Explaining women's employment under the Islamic state in Iran. Women, work and Islamism; ideology and resistance.

Poya, Maryam (1998). Explaining women's employment under the Islamic state in Iran. Women, work and Islamism; ideology and resistance. PhD thesis The Open University.

DOI: https://doi.org/10.21954/ou.ro.0000e234


This study examines women's employment in Iran between 1979-1997, analysing the changing position of the Islamic state in reaction to economic circumstances and women's responses. In making this assessment the interaction between economic circumstances, the institutionalisation of gender inequality and also the responses of women are examined. This study demonstrates that economic forces and women's struggle for change undermined the Islamic state's gender relations.

The Islamisation of state and society which followed the 1979 revolution involved an attempt by the Islamic state to seclude women within the home in accordance with the state's gender and employment policy and practices. The power of the state to transform gender relations, however, was constrained by the Iran - Iraq war, as the survival of many families depended on women's earnings. The end of the war with Iraq and the return of men to the workforce did not result in women's return to the home. Economic reconstruction and inflation increased women's participation in the workforce. This study demonstrates that in 1997, women's participation in the labour force, despite a rigid sexual division of labour imposed ideologically by the Islamic state is no less than it was in pre-1979.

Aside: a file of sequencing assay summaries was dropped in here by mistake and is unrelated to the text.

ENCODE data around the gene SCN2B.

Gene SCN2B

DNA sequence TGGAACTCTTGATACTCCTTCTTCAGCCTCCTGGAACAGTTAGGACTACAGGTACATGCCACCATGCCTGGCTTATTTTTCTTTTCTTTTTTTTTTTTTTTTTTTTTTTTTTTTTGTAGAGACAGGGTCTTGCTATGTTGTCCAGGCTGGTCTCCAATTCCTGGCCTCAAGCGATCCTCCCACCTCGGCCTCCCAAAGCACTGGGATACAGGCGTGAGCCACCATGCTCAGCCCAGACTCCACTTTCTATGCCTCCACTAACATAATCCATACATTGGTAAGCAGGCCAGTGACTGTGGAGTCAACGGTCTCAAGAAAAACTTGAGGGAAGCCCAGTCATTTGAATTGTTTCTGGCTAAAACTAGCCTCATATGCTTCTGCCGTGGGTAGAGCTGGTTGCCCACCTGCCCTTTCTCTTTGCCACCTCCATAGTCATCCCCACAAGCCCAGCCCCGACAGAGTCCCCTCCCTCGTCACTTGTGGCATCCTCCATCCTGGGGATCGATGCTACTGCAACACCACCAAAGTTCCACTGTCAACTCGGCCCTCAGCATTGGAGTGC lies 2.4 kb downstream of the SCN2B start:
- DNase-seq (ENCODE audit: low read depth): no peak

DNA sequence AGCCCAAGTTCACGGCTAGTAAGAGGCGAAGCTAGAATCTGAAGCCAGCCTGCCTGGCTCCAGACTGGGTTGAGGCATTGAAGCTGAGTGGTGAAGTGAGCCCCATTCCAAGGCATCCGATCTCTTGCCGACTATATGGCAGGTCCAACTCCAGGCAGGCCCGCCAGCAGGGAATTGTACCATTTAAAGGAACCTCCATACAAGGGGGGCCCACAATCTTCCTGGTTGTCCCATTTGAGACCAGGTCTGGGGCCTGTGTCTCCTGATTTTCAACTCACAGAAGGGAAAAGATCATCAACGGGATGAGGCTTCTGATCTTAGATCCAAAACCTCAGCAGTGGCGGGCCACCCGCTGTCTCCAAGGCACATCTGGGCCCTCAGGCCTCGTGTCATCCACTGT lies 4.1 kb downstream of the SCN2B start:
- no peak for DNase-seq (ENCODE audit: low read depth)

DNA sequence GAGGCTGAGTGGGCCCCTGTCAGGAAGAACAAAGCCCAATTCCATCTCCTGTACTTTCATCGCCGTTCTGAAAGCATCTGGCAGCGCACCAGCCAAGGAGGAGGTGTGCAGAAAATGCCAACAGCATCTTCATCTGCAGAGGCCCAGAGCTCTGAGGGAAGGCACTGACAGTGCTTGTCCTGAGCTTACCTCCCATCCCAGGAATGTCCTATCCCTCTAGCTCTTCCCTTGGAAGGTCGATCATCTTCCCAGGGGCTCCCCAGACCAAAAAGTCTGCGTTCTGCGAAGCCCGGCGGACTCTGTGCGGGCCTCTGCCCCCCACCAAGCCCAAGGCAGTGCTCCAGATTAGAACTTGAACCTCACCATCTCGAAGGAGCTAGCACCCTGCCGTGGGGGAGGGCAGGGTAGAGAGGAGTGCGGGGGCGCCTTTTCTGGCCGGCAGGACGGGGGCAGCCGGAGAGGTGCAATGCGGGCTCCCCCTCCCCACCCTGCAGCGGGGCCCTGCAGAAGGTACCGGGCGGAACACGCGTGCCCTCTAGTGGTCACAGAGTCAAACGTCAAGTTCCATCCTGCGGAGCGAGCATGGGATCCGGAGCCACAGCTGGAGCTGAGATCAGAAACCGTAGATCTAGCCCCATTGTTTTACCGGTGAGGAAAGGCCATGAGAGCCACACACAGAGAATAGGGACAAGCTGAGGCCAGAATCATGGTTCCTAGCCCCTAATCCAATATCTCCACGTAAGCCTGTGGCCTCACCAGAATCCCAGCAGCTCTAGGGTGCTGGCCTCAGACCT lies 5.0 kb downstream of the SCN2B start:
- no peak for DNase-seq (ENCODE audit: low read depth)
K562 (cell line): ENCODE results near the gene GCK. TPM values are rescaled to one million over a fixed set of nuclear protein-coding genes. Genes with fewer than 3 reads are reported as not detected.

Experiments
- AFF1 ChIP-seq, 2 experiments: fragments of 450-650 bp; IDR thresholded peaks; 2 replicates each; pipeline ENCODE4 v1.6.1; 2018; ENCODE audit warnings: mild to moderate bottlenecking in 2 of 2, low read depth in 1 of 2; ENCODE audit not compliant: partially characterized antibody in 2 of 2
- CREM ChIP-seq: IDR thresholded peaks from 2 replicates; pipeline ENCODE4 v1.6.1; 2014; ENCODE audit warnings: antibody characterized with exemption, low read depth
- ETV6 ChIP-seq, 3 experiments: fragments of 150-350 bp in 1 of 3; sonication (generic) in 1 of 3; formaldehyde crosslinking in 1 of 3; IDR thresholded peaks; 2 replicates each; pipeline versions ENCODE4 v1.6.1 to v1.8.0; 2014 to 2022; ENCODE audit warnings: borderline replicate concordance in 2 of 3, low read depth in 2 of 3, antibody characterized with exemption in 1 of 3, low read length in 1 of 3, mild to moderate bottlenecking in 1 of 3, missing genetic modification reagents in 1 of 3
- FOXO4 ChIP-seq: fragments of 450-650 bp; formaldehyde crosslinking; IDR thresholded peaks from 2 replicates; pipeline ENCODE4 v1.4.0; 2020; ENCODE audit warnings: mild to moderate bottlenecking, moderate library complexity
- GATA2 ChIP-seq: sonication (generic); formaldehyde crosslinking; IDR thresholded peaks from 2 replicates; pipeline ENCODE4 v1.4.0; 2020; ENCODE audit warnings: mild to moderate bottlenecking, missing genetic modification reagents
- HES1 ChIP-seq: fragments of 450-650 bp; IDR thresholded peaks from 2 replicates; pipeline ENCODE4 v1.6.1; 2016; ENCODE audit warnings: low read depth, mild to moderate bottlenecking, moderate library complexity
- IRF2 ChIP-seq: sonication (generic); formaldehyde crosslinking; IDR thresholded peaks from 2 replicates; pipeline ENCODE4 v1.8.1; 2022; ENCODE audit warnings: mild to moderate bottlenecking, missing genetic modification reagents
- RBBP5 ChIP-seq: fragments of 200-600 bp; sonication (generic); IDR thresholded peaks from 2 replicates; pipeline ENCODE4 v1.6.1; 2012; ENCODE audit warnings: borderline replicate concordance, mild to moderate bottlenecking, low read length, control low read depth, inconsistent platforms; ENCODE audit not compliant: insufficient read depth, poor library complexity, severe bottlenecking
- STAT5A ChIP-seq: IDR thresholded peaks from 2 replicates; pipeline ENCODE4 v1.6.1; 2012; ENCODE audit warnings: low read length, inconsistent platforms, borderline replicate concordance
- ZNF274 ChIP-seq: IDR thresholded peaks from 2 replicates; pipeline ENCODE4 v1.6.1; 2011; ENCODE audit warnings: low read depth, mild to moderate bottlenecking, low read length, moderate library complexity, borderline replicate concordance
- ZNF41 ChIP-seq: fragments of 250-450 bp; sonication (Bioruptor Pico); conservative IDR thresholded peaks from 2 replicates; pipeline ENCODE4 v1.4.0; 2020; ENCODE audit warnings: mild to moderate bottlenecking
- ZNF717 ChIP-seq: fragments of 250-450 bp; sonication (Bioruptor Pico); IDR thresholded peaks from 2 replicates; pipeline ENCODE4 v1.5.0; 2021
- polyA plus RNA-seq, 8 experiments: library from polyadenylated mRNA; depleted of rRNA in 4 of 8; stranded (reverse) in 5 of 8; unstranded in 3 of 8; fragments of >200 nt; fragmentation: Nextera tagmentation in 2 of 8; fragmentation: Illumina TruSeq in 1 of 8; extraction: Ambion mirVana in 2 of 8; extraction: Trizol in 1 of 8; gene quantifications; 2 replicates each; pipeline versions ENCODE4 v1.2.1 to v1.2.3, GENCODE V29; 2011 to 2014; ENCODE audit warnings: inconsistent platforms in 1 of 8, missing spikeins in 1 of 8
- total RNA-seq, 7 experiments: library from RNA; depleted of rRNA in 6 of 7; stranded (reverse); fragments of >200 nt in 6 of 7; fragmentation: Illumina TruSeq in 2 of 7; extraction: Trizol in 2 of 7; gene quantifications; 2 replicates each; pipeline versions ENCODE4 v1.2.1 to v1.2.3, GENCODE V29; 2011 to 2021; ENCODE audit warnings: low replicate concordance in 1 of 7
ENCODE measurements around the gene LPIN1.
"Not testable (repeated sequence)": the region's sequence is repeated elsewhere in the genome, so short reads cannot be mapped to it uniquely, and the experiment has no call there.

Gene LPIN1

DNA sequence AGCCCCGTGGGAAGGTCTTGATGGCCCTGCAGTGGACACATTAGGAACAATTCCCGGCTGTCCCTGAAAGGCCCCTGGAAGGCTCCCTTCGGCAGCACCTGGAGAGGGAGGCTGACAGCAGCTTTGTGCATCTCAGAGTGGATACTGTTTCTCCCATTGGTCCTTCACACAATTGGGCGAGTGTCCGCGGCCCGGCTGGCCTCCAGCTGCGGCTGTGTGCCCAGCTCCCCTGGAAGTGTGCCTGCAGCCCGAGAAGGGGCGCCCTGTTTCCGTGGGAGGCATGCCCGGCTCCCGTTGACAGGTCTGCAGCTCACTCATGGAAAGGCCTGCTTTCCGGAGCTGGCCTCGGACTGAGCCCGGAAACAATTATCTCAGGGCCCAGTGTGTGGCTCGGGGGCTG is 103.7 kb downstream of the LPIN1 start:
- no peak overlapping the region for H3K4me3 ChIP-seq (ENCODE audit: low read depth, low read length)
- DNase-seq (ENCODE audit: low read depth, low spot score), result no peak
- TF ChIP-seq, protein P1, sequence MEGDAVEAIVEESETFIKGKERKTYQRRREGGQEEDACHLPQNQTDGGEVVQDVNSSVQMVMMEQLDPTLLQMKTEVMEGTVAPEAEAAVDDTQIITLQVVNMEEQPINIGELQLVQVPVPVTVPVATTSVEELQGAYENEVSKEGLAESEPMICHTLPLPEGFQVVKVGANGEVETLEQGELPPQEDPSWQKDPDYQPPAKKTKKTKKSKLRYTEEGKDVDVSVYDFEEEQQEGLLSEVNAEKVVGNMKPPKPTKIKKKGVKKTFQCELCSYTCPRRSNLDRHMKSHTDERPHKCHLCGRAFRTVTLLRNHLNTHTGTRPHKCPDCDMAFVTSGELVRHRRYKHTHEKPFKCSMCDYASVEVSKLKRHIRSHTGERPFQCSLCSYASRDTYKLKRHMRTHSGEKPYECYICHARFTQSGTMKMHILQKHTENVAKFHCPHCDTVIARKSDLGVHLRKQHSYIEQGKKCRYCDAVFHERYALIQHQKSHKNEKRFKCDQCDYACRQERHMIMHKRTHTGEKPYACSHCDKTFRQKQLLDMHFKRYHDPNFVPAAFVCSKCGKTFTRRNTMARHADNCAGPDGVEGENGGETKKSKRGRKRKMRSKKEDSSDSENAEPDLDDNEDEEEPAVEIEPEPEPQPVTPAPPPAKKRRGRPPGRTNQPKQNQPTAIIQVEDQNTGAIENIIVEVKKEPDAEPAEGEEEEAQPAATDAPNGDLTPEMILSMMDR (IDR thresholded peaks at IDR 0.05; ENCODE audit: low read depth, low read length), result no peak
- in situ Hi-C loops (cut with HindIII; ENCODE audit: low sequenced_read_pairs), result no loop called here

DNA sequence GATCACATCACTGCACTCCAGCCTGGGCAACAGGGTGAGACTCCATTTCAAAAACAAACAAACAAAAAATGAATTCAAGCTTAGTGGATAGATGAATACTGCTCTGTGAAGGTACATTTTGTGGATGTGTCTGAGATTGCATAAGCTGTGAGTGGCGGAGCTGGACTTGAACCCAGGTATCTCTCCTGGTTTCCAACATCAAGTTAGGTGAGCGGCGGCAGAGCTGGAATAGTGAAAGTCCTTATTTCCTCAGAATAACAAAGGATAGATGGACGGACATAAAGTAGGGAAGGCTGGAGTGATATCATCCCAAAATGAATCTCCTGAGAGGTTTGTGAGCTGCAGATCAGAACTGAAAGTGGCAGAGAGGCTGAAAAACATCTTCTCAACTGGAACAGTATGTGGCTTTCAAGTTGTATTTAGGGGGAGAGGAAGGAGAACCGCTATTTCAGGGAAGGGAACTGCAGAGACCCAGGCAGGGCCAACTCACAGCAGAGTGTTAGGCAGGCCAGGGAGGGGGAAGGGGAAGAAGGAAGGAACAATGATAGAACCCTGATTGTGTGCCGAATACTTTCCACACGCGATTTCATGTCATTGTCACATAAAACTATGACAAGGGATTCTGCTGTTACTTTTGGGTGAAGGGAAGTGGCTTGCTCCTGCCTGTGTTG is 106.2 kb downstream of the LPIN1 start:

However, the state continued to strengthen patriarchal relationships within the home, employment and wider society, thus maintaining that women's participation in the workforce is by nature temporary and that ultimately a woman's place is in the home. Women of different classes and with different levels of religiosity responded to the economic circumstances and the state's gender ideology. Their participation in the political movements and their active role in the economy has raised gender consciousness. The result is an alliance between religious and secular women in urban areas who have demanded reforms and forced the Islamic state to return to the position of the reforms of pre-1979 in relation to women and the family, and women's education and employment.

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